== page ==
The Nature of Work                                                             by Robert Stewart

Out of four hens, we get one
egg a day
so far, 
varied once by a double yolk, 
otherwise the division of labor 
suggests a union coop, 
as on Sunday,
Silver lays; Monday, Mary— 
the barred rocks—then the buff 
Orpingtons Tuesday, Wednesday, 
almost the rotation 
deserves a factory whistle  
for production of brown shells 
in pine shavings this January,
clocked in
for a seven-day work week;
so one hen could rotate out 
a week each month—one 
in the hole
as on my old street crew, one
unseen by passers by,
who honk to say 
everyone knows 
the union divides up work: 
one to dig, one to throw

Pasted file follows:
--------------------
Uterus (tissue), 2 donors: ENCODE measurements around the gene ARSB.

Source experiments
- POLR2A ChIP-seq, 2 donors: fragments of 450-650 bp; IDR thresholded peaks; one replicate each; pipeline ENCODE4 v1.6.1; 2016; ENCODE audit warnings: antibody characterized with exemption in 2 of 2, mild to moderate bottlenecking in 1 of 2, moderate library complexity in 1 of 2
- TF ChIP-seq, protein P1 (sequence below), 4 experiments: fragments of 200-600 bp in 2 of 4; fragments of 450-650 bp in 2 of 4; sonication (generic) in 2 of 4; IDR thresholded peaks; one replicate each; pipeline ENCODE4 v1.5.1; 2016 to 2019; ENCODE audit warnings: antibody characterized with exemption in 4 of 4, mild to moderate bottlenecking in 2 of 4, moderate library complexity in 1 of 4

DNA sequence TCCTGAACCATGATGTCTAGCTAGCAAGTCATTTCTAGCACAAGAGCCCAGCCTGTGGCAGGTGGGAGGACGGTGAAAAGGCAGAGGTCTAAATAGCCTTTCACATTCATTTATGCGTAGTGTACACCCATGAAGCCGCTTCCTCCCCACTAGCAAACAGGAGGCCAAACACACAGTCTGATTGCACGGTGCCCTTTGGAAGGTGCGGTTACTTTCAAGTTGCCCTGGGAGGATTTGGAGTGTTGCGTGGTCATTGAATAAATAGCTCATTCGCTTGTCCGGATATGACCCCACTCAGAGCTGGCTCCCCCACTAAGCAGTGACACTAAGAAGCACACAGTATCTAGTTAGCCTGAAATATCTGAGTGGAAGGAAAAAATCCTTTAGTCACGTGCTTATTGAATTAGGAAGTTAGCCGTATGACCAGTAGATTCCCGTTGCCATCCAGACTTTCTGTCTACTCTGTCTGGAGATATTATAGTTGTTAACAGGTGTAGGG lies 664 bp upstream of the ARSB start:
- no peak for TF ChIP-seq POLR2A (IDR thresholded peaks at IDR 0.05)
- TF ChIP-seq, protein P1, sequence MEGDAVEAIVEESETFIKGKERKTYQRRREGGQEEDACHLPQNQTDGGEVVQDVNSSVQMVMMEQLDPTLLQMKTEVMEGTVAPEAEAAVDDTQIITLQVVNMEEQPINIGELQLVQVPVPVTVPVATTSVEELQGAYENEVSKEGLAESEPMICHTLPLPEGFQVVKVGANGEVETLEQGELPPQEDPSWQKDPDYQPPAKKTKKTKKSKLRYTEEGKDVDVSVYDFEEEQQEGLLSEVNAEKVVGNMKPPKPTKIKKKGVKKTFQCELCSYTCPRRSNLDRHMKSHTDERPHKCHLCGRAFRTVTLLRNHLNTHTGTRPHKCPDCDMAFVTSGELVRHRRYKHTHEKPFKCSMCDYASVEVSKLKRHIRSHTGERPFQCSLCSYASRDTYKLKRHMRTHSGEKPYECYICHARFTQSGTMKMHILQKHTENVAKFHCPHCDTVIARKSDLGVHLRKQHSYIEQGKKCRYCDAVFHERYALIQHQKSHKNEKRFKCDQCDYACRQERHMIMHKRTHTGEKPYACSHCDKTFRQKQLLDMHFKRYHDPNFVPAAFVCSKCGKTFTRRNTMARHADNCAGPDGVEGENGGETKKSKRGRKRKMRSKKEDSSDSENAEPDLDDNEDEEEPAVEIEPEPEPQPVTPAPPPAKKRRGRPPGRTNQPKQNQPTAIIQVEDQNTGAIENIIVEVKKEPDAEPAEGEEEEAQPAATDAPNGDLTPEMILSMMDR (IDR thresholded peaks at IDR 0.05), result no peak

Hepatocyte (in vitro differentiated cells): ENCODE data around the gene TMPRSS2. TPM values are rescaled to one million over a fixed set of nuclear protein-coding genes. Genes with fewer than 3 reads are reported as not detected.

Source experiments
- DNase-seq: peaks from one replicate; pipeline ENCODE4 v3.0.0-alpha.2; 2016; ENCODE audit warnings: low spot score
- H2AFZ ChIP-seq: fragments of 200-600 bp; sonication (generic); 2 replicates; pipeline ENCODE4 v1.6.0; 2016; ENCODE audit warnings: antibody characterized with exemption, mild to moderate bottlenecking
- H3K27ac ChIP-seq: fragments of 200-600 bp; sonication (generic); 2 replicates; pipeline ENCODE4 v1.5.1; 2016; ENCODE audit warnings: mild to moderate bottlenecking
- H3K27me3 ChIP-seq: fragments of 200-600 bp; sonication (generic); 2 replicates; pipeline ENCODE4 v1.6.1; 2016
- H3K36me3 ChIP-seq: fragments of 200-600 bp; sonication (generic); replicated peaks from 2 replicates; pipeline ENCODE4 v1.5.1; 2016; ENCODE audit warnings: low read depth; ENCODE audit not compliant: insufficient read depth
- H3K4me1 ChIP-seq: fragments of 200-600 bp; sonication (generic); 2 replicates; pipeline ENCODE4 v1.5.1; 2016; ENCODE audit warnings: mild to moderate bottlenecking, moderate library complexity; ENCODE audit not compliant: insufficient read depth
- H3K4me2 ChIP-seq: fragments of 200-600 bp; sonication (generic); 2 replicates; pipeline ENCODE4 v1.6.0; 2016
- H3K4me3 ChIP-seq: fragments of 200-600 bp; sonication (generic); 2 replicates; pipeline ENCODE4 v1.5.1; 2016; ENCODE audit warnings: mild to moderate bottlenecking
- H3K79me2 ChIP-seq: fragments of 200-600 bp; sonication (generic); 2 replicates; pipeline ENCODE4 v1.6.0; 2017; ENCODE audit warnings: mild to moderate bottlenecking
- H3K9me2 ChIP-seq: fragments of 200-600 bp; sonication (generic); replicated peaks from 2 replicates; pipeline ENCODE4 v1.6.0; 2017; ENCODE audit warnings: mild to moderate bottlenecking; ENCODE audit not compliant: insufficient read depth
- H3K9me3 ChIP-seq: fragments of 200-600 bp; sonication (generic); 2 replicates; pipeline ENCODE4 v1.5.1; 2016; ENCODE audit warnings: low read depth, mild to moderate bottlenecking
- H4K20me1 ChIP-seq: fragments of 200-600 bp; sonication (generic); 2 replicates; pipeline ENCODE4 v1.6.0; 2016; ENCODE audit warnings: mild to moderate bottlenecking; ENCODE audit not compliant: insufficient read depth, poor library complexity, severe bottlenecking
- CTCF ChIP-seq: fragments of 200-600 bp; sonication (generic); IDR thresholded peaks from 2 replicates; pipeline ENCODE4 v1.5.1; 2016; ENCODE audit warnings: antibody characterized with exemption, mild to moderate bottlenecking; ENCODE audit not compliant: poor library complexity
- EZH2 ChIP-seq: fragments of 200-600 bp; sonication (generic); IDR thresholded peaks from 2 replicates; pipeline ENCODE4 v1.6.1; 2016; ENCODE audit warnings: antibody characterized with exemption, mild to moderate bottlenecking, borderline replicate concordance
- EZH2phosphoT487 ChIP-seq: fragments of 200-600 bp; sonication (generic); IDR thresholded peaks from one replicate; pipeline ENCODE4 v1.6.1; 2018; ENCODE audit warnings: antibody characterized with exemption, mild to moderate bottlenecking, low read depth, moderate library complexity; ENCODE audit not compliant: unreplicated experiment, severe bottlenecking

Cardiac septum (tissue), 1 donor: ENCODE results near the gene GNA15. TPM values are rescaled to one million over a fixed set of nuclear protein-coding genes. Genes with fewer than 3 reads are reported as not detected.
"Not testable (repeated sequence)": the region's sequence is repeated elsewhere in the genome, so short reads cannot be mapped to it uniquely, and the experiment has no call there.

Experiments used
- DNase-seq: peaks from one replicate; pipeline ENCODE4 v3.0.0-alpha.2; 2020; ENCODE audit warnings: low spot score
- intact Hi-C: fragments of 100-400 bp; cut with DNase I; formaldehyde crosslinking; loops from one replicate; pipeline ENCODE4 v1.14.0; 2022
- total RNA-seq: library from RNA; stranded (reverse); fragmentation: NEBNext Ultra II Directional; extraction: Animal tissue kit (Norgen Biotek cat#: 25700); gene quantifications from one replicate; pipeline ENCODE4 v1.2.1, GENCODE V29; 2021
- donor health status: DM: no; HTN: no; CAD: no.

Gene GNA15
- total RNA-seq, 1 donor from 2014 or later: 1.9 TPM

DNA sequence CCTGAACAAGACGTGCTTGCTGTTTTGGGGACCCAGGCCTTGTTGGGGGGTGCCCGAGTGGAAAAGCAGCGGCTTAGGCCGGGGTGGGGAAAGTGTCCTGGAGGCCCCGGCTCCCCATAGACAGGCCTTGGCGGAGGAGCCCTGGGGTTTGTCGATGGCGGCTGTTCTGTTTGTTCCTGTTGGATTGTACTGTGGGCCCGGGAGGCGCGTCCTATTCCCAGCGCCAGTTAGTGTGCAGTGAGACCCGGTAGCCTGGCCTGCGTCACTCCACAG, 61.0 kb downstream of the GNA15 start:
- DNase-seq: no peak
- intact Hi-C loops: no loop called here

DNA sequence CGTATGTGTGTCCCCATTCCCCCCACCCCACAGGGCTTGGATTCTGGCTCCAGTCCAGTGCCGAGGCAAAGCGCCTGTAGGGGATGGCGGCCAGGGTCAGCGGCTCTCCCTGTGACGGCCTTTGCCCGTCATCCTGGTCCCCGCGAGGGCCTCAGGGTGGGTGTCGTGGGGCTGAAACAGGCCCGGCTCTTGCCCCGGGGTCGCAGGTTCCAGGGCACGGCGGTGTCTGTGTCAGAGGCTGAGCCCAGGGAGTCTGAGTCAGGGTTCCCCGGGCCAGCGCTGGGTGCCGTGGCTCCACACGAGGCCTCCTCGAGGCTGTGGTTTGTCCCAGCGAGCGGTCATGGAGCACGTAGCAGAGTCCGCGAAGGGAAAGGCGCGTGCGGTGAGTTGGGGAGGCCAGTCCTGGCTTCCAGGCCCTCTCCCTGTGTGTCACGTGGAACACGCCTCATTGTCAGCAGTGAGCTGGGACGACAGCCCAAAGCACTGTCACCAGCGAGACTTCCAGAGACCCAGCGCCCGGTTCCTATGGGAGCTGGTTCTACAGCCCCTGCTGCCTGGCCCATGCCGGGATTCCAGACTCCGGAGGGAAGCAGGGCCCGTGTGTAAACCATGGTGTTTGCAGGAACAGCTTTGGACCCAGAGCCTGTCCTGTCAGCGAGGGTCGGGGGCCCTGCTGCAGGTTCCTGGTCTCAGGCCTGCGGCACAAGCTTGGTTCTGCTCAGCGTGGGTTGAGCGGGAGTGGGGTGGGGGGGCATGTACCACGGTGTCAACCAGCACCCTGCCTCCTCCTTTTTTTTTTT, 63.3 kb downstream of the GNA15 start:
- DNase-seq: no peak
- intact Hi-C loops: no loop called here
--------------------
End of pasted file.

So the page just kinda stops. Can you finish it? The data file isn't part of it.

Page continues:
dirt into the truck bed, 
one with a clipboard
and leaning on a longhandle.
No matter what deals get made
in coop or clutch, work
gets done 
by one alone in the dark.

Robert Stewart’s latest book of poems is Working Class (2018, Stephen F. Austin State Univ.); his latest collection of essays is The Narrow Gate: Writing, Art & Values (2014, Serving House).  For many years, he edited New Letters quarterly, at the University of Missouri-Kansas City.

Guest Editor Katelyn Roth graduated from Pittsburg State University with her Master’s in poetry. Her work has previously appeared online at Silver Birch Press and at Heartland: Poems of Love, Resistance, and Solidarity. Currently, she lives, works, and writes in Kansas City.

One thought on “The Nature of Work                                                             by Robert Stewart

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